US university graduates joining grim job market

{mosimage}April 30, 2009: A college  diploma has long been the ticket to a good job, but the deepest economic slump in decades has dampened the dreams of many US college seniors.

They face a hard reality upon graduation this spring: stiff competition from the growing ranks of the unemployed, from those forced out of retirement or delaying it because of the collapsing stock market, and from graduates of past years who are still searching for jobs in their chosen field.

“You’re graduating into this world and being thrown out of the college bubble and you’re supposed to be able to get a job, which just doesn’t exist,” said Andrew Heber, 24, of Chicago, who graduated from New College in Florida in 2007.

The US Census Bureau says 1.6 million college degrees will be awarded this year, a figure that has climbed steadily. Many depart school with expectations of making it on their own and with hopes of repaying student loans that average $22,500.

For seniors like Amanda Haimes at Clark University in Worcester, Massachusetts, the drumbeat of bad news about the weak job market is worrying, even scary.

“People are saying this is the worst year to graduate, ever,” she said. Haimes, 22, plans to move back home with her parents in Atlanta and will make $3,000 this summer as a political party canvasser. “After that, I’m not 100 per cent positive” of her future, the sociology major said.

Many seniors like Haimes face the added worry of losing health insurance coverage for the first time in their lives. Some 20 US states have passed laws mandating that adult children can get coverage under their parents’ health insurance.

Confronted by a prolonged recession and a rising 8.5 per cent unemployment rate, the highest US rate in a quarter-century, some college seniors have grown “so anxious and worried they are paralyzed” and are not looking for a job, said University of Wisconsin, Madison, career services director Leslie Kohlberg.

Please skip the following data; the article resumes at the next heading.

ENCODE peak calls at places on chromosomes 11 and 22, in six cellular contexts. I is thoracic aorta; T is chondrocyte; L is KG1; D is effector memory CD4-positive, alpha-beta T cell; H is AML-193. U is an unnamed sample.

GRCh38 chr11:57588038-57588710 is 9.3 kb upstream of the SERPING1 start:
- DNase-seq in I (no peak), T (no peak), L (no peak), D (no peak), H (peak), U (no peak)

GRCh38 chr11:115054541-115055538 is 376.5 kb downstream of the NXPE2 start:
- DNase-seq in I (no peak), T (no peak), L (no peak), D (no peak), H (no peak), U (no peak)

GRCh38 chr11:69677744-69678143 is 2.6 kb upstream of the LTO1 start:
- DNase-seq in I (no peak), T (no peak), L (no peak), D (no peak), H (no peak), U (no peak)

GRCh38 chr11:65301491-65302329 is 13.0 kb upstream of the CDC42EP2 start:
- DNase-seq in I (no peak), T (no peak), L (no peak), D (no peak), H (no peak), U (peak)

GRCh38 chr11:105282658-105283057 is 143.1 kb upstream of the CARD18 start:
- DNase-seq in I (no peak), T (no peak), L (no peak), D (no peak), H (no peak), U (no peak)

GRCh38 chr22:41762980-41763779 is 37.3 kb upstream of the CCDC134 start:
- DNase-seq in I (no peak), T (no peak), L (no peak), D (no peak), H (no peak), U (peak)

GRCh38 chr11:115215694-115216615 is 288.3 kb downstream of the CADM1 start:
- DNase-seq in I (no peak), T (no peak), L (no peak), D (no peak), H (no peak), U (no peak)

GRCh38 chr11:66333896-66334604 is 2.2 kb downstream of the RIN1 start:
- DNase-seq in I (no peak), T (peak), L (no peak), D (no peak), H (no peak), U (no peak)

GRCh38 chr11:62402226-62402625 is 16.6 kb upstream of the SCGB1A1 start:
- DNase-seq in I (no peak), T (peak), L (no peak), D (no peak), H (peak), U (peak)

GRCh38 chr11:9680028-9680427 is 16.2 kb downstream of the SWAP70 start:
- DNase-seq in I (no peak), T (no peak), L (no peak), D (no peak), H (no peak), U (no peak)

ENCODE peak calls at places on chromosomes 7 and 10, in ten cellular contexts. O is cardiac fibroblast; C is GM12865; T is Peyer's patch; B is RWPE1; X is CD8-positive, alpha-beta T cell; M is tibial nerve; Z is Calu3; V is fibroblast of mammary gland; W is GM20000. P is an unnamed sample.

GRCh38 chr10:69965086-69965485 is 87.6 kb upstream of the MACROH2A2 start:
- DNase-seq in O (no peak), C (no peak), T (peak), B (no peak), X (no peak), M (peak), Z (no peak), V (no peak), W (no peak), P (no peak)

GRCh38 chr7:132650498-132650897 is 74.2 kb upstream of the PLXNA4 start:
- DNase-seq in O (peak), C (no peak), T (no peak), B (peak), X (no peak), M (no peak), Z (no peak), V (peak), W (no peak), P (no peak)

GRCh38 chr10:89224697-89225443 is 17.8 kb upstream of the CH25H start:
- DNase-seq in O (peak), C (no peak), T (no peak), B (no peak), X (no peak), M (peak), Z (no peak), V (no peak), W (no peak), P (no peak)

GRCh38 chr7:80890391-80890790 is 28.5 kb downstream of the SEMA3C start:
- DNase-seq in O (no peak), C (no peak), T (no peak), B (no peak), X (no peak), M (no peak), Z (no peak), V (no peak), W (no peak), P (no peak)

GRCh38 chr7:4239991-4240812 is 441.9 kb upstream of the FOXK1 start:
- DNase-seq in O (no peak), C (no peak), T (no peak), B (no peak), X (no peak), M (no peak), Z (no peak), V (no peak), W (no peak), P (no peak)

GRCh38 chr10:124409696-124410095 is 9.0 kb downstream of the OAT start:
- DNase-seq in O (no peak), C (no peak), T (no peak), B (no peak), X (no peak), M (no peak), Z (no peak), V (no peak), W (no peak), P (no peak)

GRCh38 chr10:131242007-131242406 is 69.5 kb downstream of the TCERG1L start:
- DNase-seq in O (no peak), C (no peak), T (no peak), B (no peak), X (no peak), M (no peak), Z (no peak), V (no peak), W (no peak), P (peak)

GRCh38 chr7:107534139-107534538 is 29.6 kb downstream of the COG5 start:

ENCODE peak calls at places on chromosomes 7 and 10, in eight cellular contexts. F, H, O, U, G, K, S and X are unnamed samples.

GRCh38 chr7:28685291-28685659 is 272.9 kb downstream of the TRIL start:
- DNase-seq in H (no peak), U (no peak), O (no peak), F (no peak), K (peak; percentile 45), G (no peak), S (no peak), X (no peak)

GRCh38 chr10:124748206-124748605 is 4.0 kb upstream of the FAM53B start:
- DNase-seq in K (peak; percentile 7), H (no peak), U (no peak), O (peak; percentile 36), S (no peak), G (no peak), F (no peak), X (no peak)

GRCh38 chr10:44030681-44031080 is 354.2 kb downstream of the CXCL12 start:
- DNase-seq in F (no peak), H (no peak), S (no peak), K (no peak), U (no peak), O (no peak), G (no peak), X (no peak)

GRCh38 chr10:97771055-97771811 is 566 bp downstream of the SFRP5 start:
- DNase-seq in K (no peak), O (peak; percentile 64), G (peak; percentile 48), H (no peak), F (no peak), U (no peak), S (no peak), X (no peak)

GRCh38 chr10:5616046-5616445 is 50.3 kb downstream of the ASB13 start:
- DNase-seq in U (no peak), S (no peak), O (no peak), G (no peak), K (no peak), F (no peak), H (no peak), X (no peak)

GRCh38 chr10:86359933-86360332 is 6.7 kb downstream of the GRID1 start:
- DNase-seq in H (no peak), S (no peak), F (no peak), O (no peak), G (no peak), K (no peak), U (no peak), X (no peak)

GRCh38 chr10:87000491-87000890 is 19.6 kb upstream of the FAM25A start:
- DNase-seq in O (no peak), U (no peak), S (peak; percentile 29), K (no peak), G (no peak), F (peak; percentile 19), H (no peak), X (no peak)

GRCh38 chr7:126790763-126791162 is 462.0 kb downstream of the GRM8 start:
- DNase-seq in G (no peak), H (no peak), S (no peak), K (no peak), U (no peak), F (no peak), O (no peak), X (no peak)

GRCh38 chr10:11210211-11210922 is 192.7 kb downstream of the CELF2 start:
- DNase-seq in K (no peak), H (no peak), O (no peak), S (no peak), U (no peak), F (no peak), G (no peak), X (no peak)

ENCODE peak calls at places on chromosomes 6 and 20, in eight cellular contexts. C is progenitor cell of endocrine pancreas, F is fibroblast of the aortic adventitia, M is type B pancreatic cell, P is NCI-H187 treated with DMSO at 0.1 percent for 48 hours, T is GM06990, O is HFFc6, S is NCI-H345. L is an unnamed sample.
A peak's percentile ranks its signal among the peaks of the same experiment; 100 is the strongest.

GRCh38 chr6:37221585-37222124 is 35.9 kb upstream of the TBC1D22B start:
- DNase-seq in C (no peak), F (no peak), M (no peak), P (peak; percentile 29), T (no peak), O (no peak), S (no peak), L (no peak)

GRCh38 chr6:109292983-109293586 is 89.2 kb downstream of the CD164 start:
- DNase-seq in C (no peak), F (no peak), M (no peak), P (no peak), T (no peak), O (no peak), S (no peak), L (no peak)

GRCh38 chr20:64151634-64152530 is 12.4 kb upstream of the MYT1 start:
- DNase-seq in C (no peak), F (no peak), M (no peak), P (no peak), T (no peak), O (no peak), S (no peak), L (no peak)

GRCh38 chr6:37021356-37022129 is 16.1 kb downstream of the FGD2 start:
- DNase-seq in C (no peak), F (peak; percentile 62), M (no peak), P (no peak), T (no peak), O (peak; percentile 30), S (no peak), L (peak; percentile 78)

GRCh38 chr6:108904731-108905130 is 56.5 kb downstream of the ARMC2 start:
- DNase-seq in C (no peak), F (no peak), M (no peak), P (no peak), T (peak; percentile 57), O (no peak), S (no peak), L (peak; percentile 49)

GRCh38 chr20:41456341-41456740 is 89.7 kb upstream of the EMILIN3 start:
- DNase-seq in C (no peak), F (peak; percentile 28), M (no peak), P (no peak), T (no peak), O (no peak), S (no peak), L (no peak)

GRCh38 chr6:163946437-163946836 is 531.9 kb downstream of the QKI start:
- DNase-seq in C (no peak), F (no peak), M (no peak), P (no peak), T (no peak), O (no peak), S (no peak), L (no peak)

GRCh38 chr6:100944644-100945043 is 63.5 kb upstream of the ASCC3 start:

He and other college counselors said there are jobs to be had, but stamina is needed for the search.

What needs to happen — and will, according to college job counselors — is for students to migrate from training in sectors that are losing jobs like finance to fields gaining.

Many seniors plan to go straight to graduate school to get a leg up while waiting for the recession to end, in some cases creating a glut of applicants, counselors and students said.

A surging number of graduating seniors are vying for paid and unpaid internships and positions with nonprofit groups, and applying to the government-run Peace Corps, Teach for America and Americorps.

All the programs have more applicants than available spots, President Barack Obama said in a speech April 21 in which he signed legislation to quadruple to 250,000 the number of position in Americorps.

David McDonough, a Clark University career counselor, reminds seniors to make sure every cover letter and resume is letter-perfect, and to network, network, network.

“What I have tended to see more recently is people who graduated in the 1980s who have gone through everything  and have turned to us for advice,” McDonough said. “Some are in their 50s.”

Rumblings that US colleges and universities pump out too many graduates who are ill-equipped for the available jobs echoes sentiments expressed in Britain and China, he said. Obama frequently urges access to college be expanded.

Double pay

US government data shows jobs secured by college graduates on average pay almost double, or $20,000 more a year more, than those held by high school graduates; and college graduates’ jobless rate at 4.3 per cent is about half the national rate.

The huge American baby boom generation will be retiring in coming years — if they can afford to — and the generation emerging from college is only one-third the size so competition for their services promises to be fierce.